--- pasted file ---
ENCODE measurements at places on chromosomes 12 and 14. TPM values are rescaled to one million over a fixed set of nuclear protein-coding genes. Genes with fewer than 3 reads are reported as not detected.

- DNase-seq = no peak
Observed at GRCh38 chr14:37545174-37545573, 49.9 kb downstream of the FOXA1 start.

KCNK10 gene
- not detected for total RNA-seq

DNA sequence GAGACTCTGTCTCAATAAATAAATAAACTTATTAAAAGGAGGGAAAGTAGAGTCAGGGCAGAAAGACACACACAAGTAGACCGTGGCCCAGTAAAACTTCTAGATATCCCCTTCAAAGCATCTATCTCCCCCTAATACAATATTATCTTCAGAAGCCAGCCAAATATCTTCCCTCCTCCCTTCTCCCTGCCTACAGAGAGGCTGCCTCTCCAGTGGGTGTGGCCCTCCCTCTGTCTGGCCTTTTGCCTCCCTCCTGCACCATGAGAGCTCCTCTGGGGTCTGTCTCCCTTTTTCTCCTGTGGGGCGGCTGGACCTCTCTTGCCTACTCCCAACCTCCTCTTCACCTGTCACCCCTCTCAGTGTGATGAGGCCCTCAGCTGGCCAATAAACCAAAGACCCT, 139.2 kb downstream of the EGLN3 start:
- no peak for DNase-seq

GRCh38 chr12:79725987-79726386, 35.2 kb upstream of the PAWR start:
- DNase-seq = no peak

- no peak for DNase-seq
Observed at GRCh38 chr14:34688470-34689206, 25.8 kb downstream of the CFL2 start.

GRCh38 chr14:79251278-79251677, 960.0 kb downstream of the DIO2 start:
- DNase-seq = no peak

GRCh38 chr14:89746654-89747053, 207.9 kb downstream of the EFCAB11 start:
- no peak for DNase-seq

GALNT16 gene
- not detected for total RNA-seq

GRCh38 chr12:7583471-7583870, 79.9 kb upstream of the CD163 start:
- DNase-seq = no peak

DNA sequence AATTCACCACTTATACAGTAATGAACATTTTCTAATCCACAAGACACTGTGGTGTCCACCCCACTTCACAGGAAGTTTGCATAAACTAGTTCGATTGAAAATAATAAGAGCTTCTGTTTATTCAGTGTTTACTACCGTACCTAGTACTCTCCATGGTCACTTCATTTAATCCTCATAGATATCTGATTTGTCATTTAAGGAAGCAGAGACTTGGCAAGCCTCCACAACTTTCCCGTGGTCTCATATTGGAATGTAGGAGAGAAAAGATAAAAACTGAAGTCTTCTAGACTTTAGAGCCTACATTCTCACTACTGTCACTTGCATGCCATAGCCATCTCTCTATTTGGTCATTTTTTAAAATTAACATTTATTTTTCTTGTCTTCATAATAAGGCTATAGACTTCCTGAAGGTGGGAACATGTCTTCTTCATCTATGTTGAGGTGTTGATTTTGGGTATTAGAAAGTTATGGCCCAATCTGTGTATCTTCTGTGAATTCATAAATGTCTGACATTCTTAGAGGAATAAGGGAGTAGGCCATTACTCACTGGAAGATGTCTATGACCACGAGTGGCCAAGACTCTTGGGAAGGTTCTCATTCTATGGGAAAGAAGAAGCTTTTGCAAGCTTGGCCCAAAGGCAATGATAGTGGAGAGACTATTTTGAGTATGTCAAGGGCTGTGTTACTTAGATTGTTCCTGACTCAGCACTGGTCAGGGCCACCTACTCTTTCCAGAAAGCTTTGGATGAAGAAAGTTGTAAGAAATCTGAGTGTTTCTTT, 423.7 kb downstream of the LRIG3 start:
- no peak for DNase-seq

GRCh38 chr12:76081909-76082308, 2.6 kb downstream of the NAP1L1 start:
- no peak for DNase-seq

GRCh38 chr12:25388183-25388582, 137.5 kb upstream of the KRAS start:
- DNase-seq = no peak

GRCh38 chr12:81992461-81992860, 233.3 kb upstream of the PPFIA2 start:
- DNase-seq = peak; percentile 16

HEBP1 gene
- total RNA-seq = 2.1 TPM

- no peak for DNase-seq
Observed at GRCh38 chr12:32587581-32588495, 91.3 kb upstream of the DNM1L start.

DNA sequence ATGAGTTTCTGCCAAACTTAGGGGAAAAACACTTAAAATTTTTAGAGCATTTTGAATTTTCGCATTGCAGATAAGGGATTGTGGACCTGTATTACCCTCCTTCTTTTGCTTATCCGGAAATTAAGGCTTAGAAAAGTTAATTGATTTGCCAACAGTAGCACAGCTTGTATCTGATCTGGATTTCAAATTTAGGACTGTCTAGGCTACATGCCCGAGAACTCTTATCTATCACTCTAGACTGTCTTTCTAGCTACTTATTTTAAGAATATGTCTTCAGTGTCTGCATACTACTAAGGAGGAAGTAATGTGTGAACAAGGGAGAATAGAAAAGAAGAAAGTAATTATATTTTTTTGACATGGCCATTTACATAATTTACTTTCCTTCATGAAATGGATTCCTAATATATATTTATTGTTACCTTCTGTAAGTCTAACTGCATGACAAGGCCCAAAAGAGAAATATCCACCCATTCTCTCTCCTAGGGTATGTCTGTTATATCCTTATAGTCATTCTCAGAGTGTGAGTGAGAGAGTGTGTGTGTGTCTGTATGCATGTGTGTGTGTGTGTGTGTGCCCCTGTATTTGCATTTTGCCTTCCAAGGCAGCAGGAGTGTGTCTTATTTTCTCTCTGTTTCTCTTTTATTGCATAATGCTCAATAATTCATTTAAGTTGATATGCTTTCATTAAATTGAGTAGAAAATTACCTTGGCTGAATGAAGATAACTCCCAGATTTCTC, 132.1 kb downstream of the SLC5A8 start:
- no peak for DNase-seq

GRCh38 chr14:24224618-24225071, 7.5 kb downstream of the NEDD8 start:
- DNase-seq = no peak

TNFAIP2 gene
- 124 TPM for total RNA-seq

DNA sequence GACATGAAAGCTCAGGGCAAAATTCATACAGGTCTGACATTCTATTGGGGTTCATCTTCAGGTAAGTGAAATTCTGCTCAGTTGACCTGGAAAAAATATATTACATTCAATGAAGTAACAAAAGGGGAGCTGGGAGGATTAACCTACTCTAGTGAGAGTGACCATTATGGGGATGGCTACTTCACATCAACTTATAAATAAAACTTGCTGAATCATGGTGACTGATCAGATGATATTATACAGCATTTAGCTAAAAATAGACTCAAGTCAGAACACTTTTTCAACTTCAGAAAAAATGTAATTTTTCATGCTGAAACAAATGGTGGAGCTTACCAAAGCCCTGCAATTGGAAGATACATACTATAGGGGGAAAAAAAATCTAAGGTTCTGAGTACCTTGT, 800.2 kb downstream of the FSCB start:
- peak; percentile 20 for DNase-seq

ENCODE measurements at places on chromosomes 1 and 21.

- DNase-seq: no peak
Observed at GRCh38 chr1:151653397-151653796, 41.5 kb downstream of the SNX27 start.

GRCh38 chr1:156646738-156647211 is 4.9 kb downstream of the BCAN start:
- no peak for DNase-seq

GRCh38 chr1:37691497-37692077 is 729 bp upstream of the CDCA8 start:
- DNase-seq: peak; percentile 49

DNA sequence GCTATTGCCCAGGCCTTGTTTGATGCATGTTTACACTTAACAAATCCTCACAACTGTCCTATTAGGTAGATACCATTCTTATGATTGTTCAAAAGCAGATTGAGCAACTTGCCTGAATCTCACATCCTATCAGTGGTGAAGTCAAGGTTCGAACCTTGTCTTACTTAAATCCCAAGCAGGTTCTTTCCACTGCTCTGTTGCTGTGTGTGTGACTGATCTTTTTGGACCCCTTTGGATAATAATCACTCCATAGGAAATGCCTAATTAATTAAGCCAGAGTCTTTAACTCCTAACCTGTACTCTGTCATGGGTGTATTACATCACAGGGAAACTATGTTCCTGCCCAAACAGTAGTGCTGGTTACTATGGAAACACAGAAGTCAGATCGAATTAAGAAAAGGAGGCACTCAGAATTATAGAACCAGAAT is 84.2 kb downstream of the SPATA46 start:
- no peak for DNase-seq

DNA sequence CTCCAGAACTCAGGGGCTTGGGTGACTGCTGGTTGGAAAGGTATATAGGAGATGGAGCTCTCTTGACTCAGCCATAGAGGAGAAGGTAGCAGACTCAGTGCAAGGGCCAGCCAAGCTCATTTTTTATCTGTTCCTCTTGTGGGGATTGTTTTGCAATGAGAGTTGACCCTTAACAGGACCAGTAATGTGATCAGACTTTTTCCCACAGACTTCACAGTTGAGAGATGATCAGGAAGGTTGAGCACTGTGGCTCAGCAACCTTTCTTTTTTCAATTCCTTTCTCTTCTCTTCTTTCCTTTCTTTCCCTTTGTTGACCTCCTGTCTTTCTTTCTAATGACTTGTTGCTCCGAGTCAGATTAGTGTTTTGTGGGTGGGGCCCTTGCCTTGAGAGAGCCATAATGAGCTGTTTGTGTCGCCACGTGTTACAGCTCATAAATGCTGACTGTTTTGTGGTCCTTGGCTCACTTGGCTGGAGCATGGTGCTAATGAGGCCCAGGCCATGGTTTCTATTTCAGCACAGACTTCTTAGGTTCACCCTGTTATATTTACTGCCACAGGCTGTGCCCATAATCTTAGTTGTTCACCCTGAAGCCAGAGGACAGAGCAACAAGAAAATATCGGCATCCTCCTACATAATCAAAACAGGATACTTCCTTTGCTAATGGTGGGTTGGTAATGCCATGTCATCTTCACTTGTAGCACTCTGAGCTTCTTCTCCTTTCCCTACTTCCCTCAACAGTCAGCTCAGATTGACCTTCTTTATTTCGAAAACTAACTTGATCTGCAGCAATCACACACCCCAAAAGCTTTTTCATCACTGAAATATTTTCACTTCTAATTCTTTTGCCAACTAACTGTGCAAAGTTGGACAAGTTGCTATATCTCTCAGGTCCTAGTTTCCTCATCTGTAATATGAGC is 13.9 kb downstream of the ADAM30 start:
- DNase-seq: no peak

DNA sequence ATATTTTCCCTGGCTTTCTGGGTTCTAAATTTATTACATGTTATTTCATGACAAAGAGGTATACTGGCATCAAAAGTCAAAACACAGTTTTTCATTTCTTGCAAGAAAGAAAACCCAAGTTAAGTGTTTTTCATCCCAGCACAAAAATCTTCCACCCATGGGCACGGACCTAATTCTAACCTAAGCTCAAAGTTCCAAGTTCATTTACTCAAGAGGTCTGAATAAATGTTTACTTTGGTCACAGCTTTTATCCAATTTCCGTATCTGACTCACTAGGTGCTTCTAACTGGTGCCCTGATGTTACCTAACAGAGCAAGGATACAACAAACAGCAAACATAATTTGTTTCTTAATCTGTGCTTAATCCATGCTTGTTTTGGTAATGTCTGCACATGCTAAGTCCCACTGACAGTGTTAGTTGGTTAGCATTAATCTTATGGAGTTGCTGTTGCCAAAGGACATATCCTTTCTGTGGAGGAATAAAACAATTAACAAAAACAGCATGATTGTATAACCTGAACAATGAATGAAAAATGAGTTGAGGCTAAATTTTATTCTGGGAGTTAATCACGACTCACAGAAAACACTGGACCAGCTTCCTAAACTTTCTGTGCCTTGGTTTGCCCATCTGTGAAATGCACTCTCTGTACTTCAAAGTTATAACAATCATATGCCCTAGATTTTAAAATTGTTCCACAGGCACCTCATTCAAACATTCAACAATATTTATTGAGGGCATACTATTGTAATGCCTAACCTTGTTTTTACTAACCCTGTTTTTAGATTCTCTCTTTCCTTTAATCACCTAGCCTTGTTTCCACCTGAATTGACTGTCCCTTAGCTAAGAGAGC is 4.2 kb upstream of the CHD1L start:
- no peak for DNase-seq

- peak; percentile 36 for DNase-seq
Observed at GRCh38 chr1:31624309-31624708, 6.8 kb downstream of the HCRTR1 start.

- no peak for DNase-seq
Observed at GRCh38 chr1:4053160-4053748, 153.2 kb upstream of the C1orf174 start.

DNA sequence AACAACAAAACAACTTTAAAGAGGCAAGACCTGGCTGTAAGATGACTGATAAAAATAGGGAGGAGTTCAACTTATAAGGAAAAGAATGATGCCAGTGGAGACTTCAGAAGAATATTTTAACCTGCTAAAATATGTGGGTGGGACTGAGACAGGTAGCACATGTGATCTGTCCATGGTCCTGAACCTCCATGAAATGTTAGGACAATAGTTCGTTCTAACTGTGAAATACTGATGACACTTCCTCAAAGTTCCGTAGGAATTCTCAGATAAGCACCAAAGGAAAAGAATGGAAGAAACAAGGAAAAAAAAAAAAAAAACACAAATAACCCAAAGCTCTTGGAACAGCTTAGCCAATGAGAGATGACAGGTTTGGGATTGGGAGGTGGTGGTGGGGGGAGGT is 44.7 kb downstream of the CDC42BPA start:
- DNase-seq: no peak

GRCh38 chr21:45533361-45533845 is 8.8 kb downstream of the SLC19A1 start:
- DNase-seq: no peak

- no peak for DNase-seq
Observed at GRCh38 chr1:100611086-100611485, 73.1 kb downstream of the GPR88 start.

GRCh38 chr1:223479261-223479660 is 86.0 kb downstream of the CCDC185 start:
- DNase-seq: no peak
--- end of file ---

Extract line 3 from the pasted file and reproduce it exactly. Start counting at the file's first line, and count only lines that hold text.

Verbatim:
Observed at GRCh38 chr14:37545174-37545573, 49.9 kb downstream of the FOXA1 start.